Scholars can’t even agree on the definition of gentrification. A study published last December found that when people used numbers like poverty rate, educational attainment, and median income to find gentrifying neighborhoods, they all found different neighborhoods. Since gentrification is a loaded term that has no clear singular meaning, it may be more useful to just look at average housing value by itself.
How can we increase the amount of affordable housing and protect existing residents? Drennon points to Bexar County Commissioner Tommy Calvert (Pct. 4) who is finding ways for local government to step in to help home owners.
A main goal of his as commissioner is to establish what he’s calling a Neighborhood Reinvestment Fund.
“We should create a joint partnership between the city and the county where each would give $100 million, and we would split the money between two programs,” he said. “First, invest in single family home rehab and construction projects to create homes between $75,000 and $150,000 closer to where middle class families can afford. Second, invest in community housing like low-rent apartments and condominiums.
“The city can vote in the bond cycle in 2017, and then it just takes three votes at the Commissioners’ Court so we would vote at the same time. If there’s $200 million publicly invested, that means you’re leveraging a multiplier effect on the local economy worth more than $1 billion through the private investment that follows.”
To those that may balk at the hefty price tag, he says, “Every time the city has to build a new street, fire station, or a police station, it’s a permanent strain on City and County budgets. The fiscally conservative thing to do is to bring back neighborhoods that already have those resources by investing in their housing.”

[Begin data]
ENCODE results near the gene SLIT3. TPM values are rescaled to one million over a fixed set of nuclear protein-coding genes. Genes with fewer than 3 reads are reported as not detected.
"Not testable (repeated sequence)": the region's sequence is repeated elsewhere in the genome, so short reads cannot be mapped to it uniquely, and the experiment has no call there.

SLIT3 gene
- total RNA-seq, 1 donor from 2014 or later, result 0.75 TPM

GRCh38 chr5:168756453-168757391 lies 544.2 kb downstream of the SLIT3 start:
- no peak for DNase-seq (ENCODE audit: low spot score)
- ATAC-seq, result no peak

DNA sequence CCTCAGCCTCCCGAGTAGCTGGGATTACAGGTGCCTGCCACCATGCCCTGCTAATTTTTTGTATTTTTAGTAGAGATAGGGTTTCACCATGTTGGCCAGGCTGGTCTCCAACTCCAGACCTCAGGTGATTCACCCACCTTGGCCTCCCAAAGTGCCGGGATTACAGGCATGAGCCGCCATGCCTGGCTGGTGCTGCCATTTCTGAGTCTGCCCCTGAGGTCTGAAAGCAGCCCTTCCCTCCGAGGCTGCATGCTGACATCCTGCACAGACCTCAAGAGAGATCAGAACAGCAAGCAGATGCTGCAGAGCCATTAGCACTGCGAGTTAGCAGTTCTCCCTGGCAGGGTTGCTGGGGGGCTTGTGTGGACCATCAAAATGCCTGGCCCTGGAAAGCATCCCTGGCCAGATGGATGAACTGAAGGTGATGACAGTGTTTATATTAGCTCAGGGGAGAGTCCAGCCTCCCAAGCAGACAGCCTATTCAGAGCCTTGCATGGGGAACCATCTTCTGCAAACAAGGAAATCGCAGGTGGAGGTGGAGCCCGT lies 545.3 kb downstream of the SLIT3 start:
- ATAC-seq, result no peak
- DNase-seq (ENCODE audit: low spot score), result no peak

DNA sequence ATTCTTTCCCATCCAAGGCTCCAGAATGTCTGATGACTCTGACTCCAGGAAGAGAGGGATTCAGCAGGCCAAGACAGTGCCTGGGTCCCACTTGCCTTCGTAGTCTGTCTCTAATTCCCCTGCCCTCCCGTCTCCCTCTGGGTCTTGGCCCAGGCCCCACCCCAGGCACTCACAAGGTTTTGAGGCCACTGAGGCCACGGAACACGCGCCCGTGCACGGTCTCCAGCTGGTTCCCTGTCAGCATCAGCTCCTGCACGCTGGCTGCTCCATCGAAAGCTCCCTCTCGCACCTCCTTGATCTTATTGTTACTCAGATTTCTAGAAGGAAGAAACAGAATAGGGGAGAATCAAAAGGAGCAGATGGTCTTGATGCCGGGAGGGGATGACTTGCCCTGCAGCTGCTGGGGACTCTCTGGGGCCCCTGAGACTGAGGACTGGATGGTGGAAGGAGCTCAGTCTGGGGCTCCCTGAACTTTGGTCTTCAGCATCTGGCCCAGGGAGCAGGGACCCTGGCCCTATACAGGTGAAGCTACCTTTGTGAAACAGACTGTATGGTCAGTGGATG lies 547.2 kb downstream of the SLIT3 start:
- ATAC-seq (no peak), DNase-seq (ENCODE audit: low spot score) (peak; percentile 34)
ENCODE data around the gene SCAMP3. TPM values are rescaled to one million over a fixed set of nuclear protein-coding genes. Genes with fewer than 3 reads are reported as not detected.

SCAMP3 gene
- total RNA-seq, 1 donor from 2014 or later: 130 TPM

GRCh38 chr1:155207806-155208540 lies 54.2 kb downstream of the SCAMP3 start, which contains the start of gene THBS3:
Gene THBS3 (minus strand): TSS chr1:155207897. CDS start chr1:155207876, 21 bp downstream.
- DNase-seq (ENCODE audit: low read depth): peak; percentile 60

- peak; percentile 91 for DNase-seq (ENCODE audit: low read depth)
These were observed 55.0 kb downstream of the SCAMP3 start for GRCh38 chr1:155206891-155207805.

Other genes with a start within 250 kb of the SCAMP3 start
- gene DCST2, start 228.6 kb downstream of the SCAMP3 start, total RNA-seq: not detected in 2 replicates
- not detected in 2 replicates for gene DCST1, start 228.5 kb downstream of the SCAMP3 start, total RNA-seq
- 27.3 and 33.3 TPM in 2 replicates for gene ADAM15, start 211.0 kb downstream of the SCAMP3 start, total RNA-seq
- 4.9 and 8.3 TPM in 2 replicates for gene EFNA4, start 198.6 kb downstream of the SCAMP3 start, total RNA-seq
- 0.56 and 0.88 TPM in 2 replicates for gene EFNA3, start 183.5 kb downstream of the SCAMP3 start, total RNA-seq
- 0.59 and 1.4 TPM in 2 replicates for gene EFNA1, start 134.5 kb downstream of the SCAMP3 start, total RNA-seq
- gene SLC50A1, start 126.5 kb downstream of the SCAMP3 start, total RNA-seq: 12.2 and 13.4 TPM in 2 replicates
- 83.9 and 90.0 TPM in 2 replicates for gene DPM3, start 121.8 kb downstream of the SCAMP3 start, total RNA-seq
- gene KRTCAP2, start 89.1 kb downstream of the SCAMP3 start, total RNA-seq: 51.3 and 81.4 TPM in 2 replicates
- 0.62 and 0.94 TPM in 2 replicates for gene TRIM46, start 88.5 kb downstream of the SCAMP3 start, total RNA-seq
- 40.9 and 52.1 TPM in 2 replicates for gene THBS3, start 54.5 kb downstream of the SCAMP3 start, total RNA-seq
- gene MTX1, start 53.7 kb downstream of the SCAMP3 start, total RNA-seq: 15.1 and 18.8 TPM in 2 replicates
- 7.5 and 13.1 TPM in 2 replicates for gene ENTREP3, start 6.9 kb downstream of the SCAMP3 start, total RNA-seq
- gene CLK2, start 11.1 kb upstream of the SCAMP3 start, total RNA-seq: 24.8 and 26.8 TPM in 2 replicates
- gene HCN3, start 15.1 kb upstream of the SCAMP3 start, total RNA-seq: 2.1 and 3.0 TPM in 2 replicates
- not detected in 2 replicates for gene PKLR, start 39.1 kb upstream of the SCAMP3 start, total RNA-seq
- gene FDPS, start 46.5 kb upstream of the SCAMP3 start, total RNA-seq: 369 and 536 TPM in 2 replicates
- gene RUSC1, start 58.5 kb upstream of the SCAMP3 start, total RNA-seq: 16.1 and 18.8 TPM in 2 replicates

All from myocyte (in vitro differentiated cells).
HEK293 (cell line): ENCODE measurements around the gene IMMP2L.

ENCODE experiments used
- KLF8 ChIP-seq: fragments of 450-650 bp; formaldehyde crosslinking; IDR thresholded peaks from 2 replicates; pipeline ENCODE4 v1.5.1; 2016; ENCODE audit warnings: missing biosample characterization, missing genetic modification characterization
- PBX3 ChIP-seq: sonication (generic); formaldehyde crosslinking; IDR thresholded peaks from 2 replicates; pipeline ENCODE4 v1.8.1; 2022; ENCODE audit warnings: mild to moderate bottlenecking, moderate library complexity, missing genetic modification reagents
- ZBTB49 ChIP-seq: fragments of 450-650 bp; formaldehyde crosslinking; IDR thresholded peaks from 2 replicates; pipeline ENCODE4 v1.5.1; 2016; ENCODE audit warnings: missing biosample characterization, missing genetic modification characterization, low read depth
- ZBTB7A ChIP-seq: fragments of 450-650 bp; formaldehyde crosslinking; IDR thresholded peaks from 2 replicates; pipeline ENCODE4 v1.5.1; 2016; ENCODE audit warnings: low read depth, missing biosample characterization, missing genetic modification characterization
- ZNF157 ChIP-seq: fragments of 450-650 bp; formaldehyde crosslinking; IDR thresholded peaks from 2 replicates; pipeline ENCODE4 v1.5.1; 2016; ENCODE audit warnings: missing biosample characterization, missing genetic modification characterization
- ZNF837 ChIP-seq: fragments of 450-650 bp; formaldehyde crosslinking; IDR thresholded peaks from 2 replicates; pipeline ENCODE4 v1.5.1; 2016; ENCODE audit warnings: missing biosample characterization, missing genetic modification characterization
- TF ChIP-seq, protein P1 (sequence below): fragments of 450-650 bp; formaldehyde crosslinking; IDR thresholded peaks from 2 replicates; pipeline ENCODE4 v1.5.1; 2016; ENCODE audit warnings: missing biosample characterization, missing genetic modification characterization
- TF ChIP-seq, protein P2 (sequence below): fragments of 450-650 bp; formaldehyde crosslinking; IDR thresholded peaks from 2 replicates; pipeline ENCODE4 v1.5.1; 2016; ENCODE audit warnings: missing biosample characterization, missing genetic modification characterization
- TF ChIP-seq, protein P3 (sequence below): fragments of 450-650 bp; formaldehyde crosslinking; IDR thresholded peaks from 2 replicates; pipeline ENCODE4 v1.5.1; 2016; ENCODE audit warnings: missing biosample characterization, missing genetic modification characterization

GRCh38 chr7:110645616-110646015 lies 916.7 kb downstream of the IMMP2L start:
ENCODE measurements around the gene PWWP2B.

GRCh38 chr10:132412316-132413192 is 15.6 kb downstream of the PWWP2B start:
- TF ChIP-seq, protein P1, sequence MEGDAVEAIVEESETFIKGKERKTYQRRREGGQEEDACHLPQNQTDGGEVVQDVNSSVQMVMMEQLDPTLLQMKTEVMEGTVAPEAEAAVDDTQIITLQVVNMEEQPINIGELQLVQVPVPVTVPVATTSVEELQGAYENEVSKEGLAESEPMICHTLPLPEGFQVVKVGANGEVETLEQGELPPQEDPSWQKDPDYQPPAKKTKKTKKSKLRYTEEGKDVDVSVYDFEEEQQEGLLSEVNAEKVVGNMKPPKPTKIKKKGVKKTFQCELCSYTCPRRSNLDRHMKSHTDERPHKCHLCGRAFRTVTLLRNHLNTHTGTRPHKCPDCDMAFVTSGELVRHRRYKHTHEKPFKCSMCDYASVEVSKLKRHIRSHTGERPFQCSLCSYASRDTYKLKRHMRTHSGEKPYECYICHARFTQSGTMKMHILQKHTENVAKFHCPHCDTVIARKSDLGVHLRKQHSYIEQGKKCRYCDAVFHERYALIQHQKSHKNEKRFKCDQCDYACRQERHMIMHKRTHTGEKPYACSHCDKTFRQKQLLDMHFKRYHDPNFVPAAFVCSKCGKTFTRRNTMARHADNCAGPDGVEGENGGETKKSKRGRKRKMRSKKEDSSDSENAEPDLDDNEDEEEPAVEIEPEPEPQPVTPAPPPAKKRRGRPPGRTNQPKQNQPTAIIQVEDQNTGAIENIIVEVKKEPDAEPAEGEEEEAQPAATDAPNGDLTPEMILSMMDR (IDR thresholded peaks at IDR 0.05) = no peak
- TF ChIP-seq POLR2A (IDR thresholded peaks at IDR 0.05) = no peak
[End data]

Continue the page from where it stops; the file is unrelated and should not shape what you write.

Some argue that housing construction investment could cause the kind of rapid gentrification that would push out existing residents.
“Gentrification is really only happening in a couple of neighborhoods, and in those neighborhoods we should freeze property taxes for home owners who have lived there for at least 20 years and adjust them according to inflation for 10 years. That way, you wouldn’t force existing homeowners out.”
The bond process, which happens once every five years, is a prime opportunity to explore city growth issues and make progressive moves. The process hasn’t historically been used for housing programs, and instead has been used for more traditional public projects like streets, drainage and parks. The City must put affordable housing in the same category, however, because its effect on economic growth is just as direct as public infrastructure.
“This is the stage in the City’s development where we have to ask tough questions,” Drennon said.
In the short-term, San Antonio can add housing to the bond process discussion in places like the 2017-2022 Bond Survey. Interested residents can sign a petition for housing investment and a gentrification property tax freeze here, and call their district councilmember to ask for their consideration of housing in the process.
Without improving housing options, the city stands to lose more than just growth.
“San Antonio is a working-class city and that’s a fundamental part of the culture,” Drennon said. “It’s part of what brings people here now, and if affordable housing goes, the working class will go too. This place will lose a big part of what makes it what it is.”
*Top image: A home for sale in the Dignowity Hill neighborhood. Photo by Scott Ball.